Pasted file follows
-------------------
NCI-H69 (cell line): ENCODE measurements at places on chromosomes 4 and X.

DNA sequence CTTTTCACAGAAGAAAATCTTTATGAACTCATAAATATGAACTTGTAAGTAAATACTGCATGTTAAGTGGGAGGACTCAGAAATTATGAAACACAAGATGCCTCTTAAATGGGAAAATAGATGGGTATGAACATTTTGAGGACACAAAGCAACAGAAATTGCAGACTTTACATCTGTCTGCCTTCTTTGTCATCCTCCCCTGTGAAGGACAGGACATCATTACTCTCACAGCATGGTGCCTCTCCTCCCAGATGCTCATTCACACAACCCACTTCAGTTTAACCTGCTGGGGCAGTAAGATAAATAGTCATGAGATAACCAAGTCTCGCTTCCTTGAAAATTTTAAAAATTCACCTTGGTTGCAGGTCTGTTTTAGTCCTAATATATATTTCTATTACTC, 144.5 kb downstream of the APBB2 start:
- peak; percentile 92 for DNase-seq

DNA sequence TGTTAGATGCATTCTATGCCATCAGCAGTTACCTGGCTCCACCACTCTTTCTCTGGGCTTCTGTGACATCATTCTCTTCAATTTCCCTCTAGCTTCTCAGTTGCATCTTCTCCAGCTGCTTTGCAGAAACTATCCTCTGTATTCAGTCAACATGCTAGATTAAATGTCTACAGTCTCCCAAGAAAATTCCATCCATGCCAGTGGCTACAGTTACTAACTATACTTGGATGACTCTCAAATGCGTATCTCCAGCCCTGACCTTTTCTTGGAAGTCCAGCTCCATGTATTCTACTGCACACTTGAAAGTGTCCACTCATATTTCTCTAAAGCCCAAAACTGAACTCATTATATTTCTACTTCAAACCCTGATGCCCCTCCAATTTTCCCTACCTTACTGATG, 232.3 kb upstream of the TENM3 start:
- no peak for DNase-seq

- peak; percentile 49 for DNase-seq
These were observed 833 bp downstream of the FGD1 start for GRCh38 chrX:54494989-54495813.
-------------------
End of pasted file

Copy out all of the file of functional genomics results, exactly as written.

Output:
NCI-H69 (cell line): ENCODE measurements at places on chromosomes 4 and X.

DNA sequence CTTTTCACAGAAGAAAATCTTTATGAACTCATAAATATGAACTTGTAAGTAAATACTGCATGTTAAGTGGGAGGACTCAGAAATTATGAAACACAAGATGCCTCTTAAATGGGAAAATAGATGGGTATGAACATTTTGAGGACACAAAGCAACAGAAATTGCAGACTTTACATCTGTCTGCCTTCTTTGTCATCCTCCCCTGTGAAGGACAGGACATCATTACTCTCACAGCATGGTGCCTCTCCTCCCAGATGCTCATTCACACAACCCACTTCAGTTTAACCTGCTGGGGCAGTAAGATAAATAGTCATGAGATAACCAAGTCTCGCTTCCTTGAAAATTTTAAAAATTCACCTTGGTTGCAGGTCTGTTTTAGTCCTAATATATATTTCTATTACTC, 144.5 kb downstream of the APBB2 start:
- peak; percentile 92 for DNase-seq

DNA sequence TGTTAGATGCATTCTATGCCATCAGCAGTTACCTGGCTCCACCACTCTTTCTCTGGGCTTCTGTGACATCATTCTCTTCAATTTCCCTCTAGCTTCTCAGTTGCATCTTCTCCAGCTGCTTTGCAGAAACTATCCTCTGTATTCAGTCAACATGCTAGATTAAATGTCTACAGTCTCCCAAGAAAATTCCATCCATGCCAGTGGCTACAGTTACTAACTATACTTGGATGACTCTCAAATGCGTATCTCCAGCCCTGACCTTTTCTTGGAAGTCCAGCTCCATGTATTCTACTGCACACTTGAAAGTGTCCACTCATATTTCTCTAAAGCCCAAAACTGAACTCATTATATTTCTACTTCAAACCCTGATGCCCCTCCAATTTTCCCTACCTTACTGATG, 232.3 kb upstream of the TENM3 start:
- no peak for DNase-seq

- peak; percentile 49 for DNase-seq
These were observed 833 bp downstream of the FGD1 start for GRCh38 chrX:54494989-54495813.